Generating a series of numbers in DAX

This article describes how to create a table with a series of numbers in DAX by using the new GENERATESERIES function or through a workaround using CALENDAR.

The GENERATESERIES function

The August 2017 update of Power BI introduced a new feature called the What if parameter, which allows the use of a slicer to push a parameter in a DAX measure. Internally, this feature simply creates a calculated table using a DAX expression generating one row for each value that should be available in the slicer.

The DAX expression uses a new function called GENERATESERIES. GENERATESERIES  is one of the few functions in DAX that generates new data – most of the DAX functions only filter existing data. The syntax is the following:

GENERATESERIES ( <StartValue>, <EndValue> [, <IncrementValue>] )

The result is a table with a single column called Value. The first two arguments define the first and last value of the table. The third optional argument defines the increment applied when generating the numbers: it is 1 by default, but you can apply any other positive value including decimal numbers. The data type of the result is an integer if the values are all integers, or a decimal number if one or more values require that level of precision. Here are a few examples of GENERATESERIES.

Generating all the integer numbers between 0 and 100:

= GENERATESERIES ( 1, 100 )

Generating all the even numbers between -10 and 10:

= GENERATESERIES ( -10, 10, 2 )

Generating all the numbers between 0% and 100%:

= GENERATESERIES ( 0, 1, 0.01 )

The last function generates numbers using a floating-point value. This can result in numbers that are not accurate for your needs. For example, instead of generating 0.81, you would see the number 0.810000000000001 in the result as shown below:

Usually this is not an issue if you just display the number formatted using a percentage with two decimal points. In case you need more accuracy you can just convert the number in a fixed decimal number, using the CURRENCY function as in the following example:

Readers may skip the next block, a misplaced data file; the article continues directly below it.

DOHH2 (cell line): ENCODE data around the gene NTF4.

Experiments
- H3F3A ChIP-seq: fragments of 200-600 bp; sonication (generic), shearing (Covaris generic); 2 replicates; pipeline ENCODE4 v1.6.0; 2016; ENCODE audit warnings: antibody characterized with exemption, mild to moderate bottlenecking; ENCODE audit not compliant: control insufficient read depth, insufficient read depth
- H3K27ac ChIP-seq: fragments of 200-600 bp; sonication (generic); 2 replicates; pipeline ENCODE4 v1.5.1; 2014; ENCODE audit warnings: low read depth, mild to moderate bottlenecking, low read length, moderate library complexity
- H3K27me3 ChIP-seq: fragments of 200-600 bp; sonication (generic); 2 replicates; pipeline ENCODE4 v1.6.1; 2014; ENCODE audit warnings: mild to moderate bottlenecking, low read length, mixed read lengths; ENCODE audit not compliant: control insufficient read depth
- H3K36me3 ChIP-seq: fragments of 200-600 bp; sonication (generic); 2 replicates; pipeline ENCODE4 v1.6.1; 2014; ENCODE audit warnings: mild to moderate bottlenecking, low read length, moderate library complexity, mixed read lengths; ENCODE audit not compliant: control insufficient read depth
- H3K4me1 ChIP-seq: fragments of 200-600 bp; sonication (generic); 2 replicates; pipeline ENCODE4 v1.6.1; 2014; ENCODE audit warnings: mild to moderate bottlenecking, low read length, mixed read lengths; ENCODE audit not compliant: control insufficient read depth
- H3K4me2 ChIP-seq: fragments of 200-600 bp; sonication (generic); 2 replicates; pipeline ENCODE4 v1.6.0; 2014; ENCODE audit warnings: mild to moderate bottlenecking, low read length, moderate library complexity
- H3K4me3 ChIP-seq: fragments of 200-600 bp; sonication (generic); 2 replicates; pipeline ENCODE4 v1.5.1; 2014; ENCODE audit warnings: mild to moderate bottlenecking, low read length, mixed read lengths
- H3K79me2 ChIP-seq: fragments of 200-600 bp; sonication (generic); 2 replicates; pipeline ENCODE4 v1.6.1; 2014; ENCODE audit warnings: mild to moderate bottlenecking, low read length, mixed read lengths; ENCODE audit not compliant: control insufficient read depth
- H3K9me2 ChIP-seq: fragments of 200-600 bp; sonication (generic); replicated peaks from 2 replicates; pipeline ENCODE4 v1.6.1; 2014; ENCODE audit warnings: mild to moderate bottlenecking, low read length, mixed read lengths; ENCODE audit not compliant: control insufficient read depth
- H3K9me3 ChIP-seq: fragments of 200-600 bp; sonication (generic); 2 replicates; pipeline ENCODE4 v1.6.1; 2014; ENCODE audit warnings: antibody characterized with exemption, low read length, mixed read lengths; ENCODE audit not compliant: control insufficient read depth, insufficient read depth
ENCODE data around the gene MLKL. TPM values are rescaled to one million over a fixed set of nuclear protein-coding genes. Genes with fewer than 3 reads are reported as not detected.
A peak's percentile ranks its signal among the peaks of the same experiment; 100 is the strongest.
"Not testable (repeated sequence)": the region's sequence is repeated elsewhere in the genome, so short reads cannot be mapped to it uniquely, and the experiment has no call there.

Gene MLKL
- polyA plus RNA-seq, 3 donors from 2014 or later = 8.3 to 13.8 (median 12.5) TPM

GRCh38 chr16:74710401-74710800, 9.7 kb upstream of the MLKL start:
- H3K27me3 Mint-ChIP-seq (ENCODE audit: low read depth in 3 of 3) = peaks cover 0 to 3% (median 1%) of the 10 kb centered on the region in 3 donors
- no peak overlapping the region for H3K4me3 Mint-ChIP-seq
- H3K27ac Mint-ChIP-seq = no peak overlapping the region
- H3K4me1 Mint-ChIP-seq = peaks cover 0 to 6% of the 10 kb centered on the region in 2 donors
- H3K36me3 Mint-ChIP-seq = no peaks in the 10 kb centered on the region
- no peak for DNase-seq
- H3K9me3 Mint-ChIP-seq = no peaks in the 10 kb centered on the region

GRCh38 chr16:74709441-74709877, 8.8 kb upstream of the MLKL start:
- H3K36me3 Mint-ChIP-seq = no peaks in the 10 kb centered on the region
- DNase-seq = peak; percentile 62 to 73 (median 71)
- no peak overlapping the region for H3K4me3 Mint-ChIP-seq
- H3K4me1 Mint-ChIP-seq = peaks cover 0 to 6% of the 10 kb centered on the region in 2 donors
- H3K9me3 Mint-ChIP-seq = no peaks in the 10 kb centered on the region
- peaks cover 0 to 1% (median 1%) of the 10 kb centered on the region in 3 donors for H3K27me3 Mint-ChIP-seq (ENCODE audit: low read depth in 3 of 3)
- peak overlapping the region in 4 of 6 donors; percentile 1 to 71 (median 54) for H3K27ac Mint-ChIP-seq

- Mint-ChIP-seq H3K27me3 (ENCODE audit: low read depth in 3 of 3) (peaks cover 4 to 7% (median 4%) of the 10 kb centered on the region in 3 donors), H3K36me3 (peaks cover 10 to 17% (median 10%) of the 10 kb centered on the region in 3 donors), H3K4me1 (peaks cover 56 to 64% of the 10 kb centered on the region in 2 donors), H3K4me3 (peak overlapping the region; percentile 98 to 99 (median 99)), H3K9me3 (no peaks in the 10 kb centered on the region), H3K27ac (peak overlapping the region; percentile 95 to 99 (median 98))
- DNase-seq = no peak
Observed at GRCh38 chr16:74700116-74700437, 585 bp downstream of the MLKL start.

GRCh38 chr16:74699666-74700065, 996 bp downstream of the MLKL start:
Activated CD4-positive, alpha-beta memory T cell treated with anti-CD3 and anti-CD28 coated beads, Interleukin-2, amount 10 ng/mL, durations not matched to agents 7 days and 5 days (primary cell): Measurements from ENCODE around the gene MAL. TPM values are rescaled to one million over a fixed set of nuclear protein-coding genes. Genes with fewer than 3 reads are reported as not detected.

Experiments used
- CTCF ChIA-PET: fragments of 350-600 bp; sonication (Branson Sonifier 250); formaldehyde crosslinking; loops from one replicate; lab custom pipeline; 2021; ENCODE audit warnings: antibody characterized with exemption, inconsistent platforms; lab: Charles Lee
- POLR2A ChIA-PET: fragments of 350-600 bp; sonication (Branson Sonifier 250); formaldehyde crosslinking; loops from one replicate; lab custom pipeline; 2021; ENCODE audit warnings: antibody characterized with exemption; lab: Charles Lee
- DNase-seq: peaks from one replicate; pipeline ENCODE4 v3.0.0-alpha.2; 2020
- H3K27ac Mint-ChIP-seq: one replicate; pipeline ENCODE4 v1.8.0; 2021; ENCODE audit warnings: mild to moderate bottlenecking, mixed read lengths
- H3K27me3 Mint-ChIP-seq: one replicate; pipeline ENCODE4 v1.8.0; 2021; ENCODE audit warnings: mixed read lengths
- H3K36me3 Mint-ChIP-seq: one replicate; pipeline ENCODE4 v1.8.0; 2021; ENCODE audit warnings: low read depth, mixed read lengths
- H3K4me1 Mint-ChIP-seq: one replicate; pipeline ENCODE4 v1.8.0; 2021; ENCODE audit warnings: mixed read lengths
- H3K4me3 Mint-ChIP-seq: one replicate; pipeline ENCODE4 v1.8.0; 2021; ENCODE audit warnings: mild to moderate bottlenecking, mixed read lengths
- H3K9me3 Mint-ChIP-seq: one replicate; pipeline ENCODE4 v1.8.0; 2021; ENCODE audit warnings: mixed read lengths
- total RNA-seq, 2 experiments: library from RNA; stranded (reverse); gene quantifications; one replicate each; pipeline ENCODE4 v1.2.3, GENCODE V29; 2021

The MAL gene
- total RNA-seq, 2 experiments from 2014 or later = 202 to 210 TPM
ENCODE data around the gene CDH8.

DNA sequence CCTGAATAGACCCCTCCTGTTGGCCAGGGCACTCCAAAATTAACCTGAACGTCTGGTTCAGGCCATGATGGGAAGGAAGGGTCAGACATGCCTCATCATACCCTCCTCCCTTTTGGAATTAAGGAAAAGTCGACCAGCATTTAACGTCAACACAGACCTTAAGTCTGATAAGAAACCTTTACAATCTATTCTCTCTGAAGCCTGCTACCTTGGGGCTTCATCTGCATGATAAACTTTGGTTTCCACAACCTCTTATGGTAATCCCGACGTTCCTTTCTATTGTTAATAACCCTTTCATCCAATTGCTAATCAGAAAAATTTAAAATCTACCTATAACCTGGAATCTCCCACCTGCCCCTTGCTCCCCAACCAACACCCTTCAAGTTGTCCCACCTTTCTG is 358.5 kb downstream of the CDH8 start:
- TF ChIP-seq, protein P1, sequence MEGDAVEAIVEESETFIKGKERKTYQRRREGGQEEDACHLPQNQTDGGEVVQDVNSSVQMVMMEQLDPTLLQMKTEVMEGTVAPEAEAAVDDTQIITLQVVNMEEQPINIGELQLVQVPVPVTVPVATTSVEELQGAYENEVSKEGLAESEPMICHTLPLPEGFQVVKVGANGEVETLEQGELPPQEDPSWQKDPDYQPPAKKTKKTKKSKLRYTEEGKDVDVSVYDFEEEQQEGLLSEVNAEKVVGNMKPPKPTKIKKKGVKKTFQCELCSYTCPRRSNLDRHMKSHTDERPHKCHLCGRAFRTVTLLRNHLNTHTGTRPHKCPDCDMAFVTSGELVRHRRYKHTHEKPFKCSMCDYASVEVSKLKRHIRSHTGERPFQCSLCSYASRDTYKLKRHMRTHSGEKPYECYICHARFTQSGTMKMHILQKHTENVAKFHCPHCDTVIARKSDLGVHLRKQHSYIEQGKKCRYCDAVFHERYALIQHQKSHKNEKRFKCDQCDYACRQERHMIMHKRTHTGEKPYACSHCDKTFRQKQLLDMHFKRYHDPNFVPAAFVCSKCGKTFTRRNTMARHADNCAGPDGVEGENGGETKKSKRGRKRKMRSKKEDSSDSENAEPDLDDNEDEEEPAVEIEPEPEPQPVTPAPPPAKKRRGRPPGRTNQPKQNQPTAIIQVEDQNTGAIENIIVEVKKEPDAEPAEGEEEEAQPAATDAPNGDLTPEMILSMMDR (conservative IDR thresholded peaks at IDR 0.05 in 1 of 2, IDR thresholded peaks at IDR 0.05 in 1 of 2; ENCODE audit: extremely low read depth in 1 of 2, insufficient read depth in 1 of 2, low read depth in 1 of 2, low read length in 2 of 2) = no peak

= SELECTCOLUMNS ( 
    GENERATESERIES ( 0, 1, 0.01 ), 
    "Value", CURRENCY ( [Value] ) 
)

The GENERATESERIES function is available in Power BI, Azure Analysis Services, and Analysis Services 2017.

Alternative to GENERATESERIES function

If you create a live connection between Power BI and Analysis Services 2016, or if you use Power Pivot for Excel, you cannot use the GENERATESERIES function. However, you can easily work around the absence of GENERATESERIES by using the CALENDAR function, which is available in Power Pivot for Excel 2016 and Analysis Services 2016.

The CALENDAR function generates all the dates between two dates. Because a date is a floating-point number, you can easily manipulate this function as needed to get the desired numerical result. The only issue is that you cannot specify a step parameter, so the number generated should be modified using   the SELECTCOLUMNS function. Here are the same previous examples written using CALENDAR instead of GENERATESERIES.

Generating all the integer numbers between 0 and 100:

= SELECTCOLUMNS ( CALENDAR ( 0, 100 ), "Value", INT ( [Date] ) )

Generating all the even numbers between -10 and 10:

= SELECTCOLUMNS ( CALENDAR ( -5, 5 ), "Value", INT ( [Date] * 2 ) )

Generating all the numbers between 0% and 100%:

= SELECTCOLUMNS ( CALENDAR ( 0, 100 ), "Value", CURRENCY ( [Date] / 100 ) )

Using the expressions above, you can implement the Parameter Table pattern using a calculated table in Analysis Services 2016. You cannot create a calculated table in Power Pivot for Excel, so in that case this technique would only be useful to generate more complex DAX expressions requiring a table with a list of numbers.

In order to get the selected value in Analysis Services 2016 – where you do not have the SELECTEDVALUE function used by the What If Parameters in Power BI – you can use the following DAX syntax:

Parameter Value = 
IF ( 
    HASONEVALUE ( Parameter[Parameter] ), 
    VALUES ( Parameter[Parameter] )
)

The Power BI file that you can download contains all the examples described in this article, including those based on the syntax available in Analysis Services 2016.

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